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2/6/13 Public Hearing on Ethanol Train Routes

by in Beat Reporter, Development and Zoning, Mystic River, Transportation
Posted on February 6, 2013 at 12:06 am

Ethanol trains carrying large amounts of flammable liquid would pass through Somerville, including right by Brickbottom, East Broadway and Assembly Square. More…

[Note: This is a syndicated post. Read the original at Somerville Development Forum.]

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2 responses to “2/6/13 Public Hearing on Ethanol Train Routes”

  1. Beat Report: 2/6/13 Public Hearing on Ethanol Train Routes

    Bottom Line on Top

    Global Oil wants to start shipping up to 1.8M gallons of ethanol through Somerville 2-3 times per week after midnight on commuter rail lines, such as the Fitchburg line running through Porter Square. Ethanol burns very fast and burns very hot, and requires special foam to extinguish it. Affected municipalities are opposed, and the legislature passed a law requiring a study of the issue, mentioning the towns surrounding Somerville but, oddly, not Somerville. Federal railroad law overrides state and local law, so opposition must be directed to the Federal Railroad Administration.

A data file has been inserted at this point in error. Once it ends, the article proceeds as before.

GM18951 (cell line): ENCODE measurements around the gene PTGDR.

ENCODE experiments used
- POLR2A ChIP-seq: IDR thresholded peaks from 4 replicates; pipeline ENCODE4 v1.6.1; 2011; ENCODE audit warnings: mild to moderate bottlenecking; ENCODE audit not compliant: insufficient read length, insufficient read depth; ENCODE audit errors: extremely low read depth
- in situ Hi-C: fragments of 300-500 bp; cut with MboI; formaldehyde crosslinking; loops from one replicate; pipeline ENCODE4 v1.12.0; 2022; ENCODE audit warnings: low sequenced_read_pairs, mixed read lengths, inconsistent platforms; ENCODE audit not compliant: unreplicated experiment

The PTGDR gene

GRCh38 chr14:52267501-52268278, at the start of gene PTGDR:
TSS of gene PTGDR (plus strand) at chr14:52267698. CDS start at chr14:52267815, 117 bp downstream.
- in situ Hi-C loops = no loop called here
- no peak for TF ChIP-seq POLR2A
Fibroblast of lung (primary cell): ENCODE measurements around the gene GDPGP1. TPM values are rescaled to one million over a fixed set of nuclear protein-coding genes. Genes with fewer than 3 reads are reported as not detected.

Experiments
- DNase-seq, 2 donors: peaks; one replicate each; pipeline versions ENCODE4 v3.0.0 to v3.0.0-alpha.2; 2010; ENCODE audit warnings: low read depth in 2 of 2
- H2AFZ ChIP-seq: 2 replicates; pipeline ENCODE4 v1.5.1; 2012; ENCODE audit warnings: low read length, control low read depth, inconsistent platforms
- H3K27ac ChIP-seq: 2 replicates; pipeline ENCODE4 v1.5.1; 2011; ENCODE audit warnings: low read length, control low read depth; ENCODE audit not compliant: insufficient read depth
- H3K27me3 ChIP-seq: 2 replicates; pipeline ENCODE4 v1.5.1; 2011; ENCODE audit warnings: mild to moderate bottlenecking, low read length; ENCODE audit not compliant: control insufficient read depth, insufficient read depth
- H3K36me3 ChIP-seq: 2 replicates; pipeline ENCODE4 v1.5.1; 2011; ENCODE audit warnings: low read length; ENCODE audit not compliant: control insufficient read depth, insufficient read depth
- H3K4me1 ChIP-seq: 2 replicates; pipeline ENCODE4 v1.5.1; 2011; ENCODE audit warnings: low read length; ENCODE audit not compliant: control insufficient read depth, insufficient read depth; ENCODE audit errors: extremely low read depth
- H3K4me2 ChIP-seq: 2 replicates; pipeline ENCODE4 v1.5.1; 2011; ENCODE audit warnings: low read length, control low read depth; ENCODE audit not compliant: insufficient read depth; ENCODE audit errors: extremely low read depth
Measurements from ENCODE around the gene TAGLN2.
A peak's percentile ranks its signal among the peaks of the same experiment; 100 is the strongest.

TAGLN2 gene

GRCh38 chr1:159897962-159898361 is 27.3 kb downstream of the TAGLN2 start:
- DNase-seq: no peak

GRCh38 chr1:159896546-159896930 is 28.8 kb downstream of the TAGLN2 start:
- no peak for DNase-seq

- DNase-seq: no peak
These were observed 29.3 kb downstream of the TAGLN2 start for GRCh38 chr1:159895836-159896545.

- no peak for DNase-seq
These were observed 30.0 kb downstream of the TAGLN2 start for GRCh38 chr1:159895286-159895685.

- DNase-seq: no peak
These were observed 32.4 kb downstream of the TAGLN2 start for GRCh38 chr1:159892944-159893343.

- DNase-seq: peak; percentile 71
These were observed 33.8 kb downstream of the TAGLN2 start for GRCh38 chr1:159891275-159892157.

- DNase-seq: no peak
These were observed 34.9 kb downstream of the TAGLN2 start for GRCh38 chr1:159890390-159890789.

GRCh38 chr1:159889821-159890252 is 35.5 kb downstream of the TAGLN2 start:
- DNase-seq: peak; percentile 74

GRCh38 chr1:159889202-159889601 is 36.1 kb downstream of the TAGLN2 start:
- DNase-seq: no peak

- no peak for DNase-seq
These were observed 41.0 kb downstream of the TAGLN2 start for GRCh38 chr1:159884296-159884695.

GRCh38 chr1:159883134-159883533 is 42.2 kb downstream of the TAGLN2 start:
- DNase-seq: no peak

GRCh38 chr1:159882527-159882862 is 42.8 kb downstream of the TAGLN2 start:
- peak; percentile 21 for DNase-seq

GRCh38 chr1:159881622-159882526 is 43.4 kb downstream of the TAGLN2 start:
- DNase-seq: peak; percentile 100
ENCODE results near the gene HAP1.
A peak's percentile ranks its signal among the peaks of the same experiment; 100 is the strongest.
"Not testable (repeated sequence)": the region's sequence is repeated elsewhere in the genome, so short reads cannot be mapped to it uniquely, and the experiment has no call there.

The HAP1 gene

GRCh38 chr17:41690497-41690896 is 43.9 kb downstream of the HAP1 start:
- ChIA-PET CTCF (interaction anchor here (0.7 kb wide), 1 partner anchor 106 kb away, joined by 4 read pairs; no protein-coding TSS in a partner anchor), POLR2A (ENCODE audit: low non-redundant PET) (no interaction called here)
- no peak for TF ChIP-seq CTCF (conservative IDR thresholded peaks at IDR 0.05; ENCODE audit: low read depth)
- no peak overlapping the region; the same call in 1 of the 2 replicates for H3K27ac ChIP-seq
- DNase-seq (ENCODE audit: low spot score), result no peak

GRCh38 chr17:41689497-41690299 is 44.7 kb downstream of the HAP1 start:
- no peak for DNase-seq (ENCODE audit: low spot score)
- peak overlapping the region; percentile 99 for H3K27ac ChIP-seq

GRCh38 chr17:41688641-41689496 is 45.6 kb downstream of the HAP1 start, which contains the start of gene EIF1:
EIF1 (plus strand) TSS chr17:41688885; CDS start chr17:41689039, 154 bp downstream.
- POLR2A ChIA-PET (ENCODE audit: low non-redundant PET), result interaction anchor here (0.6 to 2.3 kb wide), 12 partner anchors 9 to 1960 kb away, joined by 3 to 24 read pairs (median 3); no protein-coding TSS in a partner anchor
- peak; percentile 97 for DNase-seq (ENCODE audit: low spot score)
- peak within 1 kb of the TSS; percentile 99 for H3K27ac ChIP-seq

Rough Notes

    At East Boston High School.

    Member of tech advisory group spoke. Starting at 6PM with Chelsea Creek Action Group meeting. MassDOT to come 6:30PM.

    Global Oil has facility near Albany NY, shipped from Midwest.

    Current proposal: 2-3 times per week, after midnight, on commuter rail lines, mile-long trains with 1.8 M gallons of ethanol.

    One derailment in Columbus OH, evacuated 1 mi radius, 100 families evacuated. Would like to go along Lowell line, through Porter Square. Are other alternatives via Malden or north side of Somerville. Could require entire population of Chelsea be evacuated.

    Ethanol burns very hot and fast. Hard to fight an ethanol fire. Need special foams. Burns smokeless, almost invisible flames.

    Homeland Security sees ethanol transport as soft target. At least 5 derailments in last 2 years, one caused by sabotage.

    Global oil has had 57 spills, 50K gallons in Chelsea Creek and surrounds.

    Doesn’t belong in urban area. Chelsea has salt piles, 123 M gallons petroleum, 1005 Logan’s jet fuel, 70-80% of heating oil. This affects our health and safety.